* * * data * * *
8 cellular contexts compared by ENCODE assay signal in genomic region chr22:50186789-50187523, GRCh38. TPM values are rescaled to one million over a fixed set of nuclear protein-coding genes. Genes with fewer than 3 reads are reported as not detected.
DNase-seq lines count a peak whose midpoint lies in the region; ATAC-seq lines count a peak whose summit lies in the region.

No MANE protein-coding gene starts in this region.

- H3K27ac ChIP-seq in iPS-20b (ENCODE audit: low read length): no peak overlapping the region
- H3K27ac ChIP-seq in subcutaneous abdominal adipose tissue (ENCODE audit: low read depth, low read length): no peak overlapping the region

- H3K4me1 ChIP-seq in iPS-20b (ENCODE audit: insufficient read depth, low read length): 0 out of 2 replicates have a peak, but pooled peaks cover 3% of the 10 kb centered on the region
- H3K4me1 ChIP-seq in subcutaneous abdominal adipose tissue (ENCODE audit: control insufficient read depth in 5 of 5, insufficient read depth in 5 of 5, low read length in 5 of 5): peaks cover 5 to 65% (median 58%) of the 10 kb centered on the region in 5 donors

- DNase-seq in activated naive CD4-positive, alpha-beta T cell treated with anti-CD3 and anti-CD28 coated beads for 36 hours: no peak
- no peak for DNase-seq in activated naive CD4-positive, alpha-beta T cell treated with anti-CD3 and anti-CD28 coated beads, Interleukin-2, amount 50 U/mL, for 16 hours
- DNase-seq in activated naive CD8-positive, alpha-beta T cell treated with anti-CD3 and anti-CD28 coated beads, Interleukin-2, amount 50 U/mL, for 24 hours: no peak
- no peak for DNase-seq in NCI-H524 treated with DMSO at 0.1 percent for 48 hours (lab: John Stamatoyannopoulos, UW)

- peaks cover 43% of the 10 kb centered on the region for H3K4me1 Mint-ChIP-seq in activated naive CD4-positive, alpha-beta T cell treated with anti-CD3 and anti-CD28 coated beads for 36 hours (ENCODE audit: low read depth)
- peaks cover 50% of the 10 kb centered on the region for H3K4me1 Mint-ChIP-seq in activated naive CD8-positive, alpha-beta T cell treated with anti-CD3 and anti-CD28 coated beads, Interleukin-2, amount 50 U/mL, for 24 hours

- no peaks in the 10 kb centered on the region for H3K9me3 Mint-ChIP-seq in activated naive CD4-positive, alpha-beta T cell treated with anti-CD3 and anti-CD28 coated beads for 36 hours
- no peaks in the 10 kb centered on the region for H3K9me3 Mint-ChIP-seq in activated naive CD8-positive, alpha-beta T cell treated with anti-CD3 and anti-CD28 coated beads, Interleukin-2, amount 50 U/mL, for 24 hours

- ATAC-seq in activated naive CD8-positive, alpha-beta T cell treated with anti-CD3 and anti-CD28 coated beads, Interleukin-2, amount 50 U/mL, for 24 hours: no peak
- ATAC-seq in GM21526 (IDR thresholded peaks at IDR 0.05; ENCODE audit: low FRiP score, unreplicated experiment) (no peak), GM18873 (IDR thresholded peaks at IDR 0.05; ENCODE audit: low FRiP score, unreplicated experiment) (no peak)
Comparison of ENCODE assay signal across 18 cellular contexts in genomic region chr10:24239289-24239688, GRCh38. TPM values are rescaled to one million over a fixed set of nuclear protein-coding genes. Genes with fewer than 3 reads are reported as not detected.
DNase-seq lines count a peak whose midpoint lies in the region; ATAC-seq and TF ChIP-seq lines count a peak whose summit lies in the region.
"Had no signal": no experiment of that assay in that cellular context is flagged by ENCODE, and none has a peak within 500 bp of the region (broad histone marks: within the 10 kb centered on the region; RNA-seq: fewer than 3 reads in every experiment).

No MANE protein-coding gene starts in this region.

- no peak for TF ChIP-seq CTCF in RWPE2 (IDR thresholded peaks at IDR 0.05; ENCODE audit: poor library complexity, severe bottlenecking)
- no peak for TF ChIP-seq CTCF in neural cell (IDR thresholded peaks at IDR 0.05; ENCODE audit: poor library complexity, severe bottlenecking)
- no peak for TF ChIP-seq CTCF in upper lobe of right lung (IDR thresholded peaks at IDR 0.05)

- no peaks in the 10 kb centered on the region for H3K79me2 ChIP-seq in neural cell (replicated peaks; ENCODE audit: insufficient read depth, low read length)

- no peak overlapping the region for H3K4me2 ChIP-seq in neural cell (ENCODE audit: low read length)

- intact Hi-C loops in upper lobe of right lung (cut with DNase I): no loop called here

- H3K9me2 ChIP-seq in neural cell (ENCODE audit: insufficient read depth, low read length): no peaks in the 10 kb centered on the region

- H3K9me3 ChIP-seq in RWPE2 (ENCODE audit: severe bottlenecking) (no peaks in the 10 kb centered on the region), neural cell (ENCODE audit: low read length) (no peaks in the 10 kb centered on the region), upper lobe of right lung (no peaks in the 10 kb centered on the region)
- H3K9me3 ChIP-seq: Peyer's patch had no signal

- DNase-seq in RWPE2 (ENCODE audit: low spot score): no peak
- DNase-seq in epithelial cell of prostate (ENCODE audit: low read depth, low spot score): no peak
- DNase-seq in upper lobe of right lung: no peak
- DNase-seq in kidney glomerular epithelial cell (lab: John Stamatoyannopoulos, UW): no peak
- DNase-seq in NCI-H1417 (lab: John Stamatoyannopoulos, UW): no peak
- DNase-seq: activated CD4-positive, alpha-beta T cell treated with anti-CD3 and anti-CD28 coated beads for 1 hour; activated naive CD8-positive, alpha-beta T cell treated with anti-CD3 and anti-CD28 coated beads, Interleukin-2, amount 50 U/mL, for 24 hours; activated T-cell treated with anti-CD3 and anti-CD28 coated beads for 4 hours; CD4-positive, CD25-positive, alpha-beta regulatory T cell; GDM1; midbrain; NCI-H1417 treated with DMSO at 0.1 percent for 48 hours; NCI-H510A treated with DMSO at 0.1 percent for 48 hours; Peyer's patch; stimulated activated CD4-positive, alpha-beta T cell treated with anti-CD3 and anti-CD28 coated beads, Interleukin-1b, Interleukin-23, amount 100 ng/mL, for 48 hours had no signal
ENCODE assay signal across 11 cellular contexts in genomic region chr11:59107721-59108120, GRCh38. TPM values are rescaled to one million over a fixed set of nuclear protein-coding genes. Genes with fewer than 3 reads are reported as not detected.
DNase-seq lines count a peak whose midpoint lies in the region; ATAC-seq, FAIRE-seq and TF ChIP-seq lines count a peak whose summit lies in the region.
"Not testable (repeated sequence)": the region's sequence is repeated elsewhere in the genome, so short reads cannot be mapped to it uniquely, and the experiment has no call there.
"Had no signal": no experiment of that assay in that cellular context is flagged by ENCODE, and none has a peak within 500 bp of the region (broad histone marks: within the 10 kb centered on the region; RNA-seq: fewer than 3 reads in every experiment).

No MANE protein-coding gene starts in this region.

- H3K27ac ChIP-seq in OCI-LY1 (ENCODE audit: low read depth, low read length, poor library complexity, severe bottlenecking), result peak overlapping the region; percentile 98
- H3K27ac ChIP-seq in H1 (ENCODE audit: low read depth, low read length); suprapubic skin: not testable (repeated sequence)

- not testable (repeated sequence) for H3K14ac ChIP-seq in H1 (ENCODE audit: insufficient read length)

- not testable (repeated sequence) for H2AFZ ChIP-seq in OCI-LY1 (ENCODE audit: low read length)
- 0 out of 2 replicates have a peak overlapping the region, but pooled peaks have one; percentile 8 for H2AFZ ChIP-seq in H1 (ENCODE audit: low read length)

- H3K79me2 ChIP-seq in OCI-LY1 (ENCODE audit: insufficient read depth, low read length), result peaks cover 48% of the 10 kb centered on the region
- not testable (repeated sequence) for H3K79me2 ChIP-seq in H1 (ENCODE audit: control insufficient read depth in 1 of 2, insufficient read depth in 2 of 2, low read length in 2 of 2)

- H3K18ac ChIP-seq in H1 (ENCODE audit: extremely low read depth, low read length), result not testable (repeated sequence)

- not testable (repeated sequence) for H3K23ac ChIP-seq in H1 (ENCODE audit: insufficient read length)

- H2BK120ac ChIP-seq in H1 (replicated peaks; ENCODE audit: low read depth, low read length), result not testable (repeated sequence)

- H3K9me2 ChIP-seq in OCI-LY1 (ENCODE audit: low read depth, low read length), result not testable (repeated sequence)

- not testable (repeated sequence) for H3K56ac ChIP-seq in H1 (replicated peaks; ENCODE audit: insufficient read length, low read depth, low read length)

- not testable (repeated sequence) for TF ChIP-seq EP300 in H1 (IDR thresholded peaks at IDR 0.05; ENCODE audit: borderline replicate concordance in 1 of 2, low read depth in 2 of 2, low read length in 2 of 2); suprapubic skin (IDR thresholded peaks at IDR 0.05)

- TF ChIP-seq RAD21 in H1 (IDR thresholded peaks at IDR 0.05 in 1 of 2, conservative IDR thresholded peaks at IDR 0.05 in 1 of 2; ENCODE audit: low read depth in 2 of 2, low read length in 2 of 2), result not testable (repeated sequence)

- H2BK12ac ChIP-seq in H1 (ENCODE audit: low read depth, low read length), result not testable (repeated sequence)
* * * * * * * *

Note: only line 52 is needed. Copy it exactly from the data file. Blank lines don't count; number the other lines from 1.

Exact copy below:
- H3K9me2 ChIP-seq in OCI-LY1 (ENCODE audit: low read depth, low read length), result not testable (repeated sequence)